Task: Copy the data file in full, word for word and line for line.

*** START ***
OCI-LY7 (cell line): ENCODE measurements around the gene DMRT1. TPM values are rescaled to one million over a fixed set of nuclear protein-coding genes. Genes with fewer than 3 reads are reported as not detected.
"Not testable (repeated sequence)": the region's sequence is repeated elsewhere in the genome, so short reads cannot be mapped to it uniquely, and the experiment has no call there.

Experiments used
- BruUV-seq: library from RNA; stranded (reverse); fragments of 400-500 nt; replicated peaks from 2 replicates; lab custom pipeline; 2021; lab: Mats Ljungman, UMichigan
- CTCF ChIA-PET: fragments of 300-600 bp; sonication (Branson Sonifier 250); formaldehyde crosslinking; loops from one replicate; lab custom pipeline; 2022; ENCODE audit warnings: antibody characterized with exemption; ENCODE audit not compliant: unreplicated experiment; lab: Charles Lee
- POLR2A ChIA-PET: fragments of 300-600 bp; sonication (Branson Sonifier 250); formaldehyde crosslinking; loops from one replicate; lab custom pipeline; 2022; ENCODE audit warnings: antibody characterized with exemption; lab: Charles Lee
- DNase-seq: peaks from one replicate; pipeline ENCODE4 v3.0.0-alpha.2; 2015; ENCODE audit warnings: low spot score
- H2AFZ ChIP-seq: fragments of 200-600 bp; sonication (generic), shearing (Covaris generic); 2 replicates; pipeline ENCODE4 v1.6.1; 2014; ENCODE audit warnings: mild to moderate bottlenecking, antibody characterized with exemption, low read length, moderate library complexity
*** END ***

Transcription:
OCI-LY7 (cell line): ENCODE measurements around the gene DMRT1. TPM values are rescaled to one million over a fixed set of nuclear protein-coding genes. Genes with fewer than 3 reads are reported as not detected.
"Not testable (repeated sequence)": the region's sequence is repeated elsewhere in the genome, so short reads cannot be mapped to it uniquely, and the experiment has no call there.

Experiments used
- BruUV-seq: library from RNA; stranded (reverse); fragments of 400-500 nt; replicated peaks from 2 replicates; lab custom pipeline; 2021; lab: Mats Ljungman, UMichigan
- CTCF ChIA-PET: fragments of 300-600 bp; sonication (Branson Sonifier 250); formaldehyde crosslinking; loops from one replicate; lab custom pipeline; 2022; ENCODE audit warnings: antibody characterized with exemption; ENCODE audit not compliant: unreplicated experiment; lab: Charles Lee
- POLR2A ChIA-PET: fragments of 300-600 bp; sonication (Branson Sonifier 250); formaldehyde crosslinking; loops from one replicate; lab custom pipeline; 2022; ENCODE audit warnings: antibody characterized with exemption; lab: Charles Lee
- DNase-seq: peaks from one replicate; pipeline ENCODE4 v3.0.0-alpha.2; 2015; ENCODE audit warnings: low spot score
- H2AFZ ChIP-seq: fragments of 200-600 bp; sonication (generic), shearing (Covaris generic); 2 replicates; pipeline ENCODE4 v1.6.1; 2014; ENCODE audit warnings: mild to moderate bottlenecking, antibody characterized with exemption, low read length, moderate library complexity